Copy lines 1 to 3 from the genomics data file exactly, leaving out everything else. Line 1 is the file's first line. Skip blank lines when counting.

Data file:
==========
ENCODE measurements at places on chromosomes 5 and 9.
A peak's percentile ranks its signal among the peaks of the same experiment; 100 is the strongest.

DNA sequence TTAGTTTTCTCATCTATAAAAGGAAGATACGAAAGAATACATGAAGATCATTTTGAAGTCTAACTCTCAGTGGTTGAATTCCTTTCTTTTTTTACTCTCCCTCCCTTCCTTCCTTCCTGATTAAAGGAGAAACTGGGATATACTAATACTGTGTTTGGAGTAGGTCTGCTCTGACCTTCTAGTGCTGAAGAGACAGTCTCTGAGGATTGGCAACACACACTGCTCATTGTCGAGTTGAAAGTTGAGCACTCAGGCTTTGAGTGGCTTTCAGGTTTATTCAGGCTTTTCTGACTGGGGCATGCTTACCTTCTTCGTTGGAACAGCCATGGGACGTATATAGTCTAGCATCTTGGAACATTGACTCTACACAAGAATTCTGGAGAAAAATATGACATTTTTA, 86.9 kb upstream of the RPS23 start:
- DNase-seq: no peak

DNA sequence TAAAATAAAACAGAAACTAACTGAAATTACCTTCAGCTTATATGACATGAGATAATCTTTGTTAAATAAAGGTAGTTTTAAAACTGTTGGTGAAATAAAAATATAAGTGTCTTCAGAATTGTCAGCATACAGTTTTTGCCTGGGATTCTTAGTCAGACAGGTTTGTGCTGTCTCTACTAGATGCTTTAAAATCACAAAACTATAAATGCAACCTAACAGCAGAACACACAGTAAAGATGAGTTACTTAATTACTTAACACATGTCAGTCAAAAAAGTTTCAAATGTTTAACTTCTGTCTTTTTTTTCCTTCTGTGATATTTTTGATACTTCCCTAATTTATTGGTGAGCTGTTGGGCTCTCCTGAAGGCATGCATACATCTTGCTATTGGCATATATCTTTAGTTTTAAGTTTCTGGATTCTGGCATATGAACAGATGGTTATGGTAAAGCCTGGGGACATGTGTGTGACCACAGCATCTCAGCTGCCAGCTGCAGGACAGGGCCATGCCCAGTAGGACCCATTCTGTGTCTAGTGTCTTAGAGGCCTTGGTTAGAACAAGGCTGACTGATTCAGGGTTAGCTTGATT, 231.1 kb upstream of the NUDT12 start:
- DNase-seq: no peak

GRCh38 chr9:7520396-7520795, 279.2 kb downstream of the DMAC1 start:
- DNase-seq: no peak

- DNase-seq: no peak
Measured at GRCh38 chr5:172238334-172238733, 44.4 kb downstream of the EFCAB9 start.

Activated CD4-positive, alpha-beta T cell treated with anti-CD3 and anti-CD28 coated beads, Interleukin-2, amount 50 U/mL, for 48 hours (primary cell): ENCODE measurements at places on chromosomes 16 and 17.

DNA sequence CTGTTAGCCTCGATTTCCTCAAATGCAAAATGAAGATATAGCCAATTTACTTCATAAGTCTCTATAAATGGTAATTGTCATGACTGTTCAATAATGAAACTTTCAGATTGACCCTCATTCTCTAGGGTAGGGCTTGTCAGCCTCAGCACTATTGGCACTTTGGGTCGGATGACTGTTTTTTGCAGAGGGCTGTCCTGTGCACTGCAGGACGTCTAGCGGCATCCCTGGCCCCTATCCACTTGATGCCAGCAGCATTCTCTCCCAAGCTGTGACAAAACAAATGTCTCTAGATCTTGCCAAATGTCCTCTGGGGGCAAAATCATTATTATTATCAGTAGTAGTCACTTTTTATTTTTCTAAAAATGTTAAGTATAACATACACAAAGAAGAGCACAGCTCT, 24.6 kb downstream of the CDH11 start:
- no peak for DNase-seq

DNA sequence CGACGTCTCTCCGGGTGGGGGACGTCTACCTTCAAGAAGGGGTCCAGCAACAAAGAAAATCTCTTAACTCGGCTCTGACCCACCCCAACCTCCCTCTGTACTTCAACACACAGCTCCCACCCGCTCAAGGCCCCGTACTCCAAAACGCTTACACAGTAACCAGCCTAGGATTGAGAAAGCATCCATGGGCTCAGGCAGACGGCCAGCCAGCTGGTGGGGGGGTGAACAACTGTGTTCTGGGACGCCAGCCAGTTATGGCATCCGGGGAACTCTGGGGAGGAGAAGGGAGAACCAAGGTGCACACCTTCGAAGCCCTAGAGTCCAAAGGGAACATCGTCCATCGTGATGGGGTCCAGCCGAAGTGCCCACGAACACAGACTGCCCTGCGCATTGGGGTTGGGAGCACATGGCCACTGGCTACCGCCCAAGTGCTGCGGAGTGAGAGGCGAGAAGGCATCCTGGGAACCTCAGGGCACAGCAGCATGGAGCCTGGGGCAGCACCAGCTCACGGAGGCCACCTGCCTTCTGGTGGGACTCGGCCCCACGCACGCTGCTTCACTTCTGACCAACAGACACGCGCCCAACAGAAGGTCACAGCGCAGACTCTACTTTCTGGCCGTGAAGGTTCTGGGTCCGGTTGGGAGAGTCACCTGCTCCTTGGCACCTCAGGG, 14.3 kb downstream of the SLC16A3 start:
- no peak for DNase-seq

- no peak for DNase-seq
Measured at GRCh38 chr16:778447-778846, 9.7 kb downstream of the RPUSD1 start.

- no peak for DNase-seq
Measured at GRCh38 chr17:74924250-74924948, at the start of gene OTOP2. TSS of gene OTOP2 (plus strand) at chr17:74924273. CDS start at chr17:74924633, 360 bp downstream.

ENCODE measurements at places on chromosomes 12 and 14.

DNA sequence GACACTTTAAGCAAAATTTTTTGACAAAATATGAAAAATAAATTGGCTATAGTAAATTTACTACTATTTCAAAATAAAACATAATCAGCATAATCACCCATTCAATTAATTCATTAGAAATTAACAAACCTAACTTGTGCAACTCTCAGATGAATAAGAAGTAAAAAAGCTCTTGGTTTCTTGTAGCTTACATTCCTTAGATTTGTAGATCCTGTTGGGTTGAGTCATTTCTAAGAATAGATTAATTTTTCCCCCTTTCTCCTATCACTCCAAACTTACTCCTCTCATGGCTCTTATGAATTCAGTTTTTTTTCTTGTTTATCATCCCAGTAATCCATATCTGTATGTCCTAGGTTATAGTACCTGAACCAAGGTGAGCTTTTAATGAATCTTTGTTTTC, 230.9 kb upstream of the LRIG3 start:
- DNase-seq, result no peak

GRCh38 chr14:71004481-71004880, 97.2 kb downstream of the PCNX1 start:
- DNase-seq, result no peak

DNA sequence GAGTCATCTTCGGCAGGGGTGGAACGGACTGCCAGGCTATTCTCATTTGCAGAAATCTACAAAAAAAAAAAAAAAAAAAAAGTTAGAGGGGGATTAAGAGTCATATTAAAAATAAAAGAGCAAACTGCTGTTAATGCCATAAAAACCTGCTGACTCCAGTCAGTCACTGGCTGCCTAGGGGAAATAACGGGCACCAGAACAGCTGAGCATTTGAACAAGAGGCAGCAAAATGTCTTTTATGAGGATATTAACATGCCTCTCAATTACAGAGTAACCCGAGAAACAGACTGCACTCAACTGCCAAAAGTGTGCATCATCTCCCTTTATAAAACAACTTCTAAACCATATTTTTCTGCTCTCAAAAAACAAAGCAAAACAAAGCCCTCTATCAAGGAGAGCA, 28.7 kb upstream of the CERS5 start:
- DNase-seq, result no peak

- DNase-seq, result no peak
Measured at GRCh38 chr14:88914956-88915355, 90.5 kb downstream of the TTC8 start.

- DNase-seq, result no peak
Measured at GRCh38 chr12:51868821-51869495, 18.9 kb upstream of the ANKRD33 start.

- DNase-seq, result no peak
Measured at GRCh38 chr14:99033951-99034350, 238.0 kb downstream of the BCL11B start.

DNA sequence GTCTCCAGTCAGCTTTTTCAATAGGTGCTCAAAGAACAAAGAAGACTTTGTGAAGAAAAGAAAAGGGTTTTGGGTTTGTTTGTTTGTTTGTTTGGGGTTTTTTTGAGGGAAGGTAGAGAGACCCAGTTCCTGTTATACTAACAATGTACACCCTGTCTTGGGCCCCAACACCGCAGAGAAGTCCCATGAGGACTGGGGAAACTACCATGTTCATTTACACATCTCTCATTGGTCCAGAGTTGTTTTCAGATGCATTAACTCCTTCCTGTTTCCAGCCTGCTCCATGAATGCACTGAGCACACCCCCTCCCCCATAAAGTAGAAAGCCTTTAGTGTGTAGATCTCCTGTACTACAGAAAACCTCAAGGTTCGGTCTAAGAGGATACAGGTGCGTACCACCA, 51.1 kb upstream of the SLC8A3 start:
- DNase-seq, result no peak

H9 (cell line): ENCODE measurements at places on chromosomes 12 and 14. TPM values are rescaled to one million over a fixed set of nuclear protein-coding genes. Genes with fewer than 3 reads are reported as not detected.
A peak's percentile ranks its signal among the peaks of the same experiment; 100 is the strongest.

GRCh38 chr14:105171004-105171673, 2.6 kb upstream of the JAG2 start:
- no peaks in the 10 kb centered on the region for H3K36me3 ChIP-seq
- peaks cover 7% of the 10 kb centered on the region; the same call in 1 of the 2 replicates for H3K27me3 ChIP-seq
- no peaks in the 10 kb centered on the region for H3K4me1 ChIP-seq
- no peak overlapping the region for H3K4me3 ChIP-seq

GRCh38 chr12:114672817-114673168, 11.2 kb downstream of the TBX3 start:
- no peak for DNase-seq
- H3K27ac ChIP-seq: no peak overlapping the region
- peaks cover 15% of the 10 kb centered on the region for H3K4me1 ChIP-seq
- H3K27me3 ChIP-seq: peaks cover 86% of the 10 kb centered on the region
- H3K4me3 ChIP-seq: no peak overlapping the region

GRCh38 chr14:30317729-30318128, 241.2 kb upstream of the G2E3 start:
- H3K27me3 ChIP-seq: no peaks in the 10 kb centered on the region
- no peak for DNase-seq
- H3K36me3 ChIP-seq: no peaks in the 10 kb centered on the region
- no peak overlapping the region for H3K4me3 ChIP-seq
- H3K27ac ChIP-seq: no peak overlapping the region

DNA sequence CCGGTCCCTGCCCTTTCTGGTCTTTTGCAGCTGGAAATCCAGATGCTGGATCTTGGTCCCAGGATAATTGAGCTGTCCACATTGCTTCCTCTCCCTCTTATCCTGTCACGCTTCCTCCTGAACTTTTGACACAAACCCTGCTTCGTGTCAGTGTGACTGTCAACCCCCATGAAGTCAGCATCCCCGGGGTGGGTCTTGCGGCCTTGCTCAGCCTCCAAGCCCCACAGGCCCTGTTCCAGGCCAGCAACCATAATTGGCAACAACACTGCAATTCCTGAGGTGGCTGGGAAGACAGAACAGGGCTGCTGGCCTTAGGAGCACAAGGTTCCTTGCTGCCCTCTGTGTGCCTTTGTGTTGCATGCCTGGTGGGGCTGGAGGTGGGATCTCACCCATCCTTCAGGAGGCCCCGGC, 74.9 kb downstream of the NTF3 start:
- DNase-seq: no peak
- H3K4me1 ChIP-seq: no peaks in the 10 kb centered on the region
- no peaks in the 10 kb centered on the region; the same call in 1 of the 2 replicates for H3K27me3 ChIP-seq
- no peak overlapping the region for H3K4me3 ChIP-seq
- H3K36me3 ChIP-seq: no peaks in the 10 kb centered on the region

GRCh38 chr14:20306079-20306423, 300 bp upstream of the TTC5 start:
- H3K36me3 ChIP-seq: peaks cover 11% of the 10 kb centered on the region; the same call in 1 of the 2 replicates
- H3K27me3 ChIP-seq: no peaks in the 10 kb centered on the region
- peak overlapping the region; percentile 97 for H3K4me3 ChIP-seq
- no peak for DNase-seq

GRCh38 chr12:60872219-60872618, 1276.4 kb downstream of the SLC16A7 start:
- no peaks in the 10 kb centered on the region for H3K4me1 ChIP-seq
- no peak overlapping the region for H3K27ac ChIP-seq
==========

ENCODE measurements at places on chromosomes 5 and 9.
A peak's percentile ranks its signal among the peaks of the same experiment; 100 is the strongest.

DNA sequence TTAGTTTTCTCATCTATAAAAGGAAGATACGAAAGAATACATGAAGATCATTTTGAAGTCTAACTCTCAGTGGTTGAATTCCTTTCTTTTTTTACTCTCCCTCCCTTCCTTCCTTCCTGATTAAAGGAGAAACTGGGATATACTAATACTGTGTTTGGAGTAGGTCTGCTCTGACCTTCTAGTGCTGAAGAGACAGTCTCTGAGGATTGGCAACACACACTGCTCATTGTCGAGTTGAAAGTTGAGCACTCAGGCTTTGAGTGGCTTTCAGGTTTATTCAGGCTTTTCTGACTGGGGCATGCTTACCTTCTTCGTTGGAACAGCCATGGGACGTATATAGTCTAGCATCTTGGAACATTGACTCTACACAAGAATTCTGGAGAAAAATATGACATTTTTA, 86.9 kb upstream of the RPS23 start: